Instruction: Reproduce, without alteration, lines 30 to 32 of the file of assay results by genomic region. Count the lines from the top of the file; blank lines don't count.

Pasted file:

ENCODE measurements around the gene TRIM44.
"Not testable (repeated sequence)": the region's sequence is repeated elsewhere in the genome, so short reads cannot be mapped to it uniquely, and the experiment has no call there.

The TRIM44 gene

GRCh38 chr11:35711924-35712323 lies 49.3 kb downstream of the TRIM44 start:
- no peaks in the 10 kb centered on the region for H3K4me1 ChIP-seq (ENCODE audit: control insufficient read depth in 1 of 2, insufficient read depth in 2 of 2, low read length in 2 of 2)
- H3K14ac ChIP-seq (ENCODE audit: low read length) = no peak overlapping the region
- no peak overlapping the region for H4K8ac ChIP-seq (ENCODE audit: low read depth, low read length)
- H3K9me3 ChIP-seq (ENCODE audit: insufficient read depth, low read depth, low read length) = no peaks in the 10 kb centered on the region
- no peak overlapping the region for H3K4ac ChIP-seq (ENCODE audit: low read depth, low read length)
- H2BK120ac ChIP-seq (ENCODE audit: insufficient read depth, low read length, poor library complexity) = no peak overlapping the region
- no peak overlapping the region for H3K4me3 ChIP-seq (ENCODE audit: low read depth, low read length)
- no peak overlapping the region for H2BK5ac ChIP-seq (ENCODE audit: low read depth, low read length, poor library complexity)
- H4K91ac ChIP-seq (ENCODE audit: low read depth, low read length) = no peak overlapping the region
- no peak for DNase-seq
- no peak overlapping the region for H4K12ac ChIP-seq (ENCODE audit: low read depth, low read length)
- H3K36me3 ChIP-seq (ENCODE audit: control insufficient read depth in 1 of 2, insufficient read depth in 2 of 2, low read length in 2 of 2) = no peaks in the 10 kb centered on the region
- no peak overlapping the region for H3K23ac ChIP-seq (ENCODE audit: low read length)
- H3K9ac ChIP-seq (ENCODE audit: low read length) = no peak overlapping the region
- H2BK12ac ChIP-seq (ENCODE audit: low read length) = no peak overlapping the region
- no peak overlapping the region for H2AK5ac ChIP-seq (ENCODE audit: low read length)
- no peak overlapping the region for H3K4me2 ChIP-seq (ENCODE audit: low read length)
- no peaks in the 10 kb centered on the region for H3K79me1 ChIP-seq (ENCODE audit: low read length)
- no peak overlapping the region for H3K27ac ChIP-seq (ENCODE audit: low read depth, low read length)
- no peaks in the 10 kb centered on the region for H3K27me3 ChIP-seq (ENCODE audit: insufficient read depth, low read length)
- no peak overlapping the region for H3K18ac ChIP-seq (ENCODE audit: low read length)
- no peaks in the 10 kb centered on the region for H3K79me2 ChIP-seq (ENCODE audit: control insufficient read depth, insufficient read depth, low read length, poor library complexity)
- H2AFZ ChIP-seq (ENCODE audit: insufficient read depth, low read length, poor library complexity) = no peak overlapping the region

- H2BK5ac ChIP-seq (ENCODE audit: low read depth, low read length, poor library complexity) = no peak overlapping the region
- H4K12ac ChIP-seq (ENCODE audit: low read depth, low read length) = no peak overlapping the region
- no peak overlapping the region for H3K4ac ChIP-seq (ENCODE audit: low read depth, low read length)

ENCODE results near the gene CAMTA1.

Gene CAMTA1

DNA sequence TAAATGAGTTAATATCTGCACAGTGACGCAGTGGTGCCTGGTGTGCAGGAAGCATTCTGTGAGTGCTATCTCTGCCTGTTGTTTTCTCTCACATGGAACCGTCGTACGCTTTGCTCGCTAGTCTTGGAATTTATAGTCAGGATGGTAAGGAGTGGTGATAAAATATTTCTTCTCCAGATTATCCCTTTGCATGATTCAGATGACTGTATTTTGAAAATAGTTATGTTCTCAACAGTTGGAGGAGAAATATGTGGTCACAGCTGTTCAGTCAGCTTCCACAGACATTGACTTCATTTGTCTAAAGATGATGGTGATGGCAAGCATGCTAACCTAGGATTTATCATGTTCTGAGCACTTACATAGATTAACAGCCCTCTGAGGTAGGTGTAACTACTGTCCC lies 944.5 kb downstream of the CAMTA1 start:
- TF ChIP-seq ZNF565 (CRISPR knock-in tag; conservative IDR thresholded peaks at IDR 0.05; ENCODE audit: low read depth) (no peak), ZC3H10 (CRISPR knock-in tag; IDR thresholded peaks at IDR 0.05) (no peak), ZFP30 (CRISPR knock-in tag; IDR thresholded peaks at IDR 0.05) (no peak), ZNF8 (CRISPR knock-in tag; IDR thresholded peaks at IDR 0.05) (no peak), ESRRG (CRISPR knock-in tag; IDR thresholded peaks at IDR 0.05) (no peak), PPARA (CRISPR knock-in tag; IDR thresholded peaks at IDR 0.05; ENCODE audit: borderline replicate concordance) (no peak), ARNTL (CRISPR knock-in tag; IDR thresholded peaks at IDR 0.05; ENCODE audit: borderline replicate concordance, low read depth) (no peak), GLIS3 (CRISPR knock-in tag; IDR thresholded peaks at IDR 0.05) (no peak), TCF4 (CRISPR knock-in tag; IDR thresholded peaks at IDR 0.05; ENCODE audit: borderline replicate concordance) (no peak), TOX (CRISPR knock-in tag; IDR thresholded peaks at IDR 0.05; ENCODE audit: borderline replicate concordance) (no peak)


- no peak overlapping the region for H3K4ac ChIP-seq (ENCODE audit: low read depth, low read length)

ENCODE results near the gene CAMTA1.

Gene CAMTA1